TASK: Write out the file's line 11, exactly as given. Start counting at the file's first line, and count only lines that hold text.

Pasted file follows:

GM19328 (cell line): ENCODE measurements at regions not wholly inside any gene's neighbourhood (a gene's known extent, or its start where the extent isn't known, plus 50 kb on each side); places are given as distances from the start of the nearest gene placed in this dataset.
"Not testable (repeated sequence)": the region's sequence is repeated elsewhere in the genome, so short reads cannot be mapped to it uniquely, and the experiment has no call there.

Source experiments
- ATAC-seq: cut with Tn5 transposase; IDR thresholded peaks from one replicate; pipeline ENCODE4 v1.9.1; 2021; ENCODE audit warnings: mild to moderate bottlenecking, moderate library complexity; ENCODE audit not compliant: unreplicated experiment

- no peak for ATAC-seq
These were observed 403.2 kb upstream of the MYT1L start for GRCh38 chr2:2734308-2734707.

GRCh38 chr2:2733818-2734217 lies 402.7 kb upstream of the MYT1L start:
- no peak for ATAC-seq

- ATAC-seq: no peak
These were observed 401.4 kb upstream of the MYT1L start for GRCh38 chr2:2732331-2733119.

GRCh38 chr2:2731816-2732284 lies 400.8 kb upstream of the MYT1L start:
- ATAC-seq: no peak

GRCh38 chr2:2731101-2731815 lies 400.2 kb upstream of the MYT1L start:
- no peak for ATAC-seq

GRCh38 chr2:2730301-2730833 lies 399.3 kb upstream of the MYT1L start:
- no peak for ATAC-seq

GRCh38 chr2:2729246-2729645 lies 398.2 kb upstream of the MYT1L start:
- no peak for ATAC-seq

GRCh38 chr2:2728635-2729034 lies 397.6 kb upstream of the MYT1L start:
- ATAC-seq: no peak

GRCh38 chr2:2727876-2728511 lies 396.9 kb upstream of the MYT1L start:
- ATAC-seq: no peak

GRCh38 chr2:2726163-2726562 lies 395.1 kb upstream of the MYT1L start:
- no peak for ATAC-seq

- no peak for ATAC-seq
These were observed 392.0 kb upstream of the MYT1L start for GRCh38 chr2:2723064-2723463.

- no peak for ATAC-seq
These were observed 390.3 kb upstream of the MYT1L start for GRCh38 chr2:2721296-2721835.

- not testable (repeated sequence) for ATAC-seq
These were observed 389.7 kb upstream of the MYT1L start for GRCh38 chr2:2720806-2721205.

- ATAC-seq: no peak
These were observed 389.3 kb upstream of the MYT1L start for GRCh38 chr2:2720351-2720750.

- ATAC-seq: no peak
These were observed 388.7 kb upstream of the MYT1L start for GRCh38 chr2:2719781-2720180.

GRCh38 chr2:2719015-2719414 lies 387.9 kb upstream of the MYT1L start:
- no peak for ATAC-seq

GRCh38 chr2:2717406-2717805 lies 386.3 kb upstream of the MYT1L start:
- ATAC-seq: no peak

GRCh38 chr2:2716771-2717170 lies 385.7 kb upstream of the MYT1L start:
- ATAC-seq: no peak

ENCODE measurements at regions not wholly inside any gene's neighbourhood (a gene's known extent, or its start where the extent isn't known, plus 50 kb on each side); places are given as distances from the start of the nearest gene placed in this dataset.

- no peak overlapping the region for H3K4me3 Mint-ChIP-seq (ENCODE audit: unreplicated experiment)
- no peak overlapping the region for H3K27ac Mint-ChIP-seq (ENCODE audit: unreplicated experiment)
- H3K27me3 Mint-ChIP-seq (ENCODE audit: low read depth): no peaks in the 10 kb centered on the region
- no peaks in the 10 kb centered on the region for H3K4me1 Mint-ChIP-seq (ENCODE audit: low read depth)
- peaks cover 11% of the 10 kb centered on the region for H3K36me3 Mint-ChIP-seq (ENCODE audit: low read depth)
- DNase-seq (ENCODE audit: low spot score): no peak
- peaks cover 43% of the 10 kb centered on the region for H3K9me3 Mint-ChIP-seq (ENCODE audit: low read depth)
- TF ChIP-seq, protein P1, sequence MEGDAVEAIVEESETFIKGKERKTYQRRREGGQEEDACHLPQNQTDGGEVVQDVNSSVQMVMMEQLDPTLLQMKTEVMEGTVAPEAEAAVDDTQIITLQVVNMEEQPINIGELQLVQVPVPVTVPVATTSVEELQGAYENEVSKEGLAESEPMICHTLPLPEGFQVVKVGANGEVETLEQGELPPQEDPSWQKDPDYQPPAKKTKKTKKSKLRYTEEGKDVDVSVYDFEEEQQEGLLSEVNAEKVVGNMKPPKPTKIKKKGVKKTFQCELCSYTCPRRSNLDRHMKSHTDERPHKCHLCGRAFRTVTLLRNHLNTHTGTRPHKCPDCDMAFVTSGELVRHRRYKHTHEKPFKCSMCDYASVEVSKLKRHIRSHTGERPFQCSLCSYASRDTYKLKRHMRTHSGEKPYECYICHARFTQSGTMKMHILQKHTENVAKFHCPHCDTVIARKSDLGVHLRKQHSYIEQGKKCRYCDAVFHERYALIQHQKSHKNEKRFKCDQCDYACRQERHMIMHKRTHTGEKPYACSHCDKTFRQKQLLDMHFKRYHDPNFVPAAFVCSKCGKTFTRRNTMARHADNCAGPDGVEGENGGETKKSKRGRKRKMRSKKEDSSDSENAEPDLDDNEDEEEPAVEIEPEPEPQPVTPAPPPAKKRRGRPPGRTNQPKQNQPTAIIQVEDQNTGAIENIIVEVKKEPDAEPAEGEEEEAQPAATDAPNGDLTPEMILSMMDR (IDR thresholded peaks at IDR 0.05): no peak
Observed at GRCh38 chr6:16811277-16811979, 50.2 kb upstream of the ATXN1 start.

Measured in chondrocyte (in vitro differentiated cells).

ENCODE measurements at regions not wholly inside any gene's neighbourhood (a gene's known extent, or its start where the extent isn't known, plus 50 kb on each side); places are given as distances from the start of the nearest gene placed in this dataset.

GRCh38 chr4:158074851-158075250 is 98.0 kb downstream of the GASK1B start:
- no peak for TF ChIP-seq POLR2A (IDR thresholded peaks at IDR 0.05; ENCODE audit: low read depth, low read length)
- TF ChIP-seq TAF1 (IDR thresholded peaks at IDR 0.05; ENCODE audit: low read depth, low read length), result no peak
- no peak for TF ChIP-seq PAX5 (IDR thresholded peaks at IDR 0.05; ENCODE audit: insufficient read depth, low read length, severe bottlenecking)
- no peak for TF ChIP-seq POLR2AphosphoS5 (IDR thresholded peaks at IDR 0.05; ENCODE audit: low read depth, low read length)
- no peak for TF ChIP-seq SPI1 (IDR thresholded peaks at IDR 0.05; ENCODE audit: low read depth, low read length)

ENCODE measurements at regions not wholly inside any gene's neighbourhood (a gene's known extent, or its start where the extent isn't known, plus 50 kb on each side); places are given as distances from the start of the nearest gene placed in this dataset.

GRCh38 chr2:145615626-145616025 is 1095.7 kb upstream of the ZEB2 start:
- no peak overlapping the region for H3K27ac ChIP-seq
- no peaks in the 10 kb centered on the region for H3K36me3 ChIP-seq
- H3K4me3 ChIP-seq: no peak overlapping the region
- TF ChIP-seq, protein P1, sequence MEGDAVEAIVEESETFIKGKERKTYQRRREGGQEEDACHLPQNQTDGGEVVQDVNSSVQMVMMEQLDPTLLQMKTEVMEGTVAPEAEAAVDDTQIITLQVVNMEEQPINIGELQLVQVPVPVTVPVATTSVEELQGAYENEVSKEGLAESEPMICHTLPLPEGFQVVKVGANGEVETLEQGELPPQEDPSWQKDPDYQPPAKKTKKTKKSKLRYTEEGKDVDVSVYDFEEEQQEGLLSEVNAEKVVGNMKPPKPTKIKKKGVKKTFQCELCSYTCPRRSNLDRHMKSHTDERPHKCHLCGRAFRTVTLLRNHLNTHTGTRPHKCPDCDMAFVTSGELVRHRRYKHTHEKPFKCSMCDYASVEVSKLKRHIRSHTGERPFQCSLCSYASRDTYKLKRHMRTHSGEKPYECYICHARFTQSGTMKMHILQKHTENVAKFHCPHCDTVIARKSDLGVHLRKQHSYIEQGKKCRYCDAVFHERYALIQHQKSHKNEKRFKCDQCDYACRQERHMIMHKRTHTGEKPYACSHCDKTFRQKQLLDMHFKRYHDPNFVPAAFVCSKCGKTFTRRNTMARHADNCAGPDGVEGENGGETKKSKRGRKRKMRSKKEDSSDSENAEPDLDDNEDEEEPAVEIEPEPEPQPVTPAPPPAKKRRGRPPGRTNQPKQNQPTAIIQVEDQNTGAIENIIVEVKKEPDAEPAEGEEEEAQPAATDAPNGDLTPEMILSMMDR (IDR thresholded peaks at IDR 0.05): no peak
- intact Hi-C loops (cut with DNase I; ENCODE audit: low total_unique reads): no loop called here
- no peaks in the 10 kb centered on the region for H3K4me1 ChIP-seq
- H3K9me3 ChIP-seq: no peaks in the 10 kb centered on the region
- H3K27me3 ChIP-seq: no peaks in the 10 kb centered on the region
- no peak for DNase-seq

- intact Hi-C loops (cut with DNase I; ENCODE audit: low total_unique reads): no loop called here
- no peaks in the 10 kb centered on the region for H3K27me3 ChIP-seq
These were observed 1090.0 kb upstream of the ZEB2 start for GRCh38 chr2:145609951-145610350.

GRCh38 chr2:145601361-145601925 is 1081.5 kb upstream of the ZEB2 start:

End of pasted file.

GRCh38 chr2:2731816-2732284 lies 400.8 kb upstream of the MYT1L start: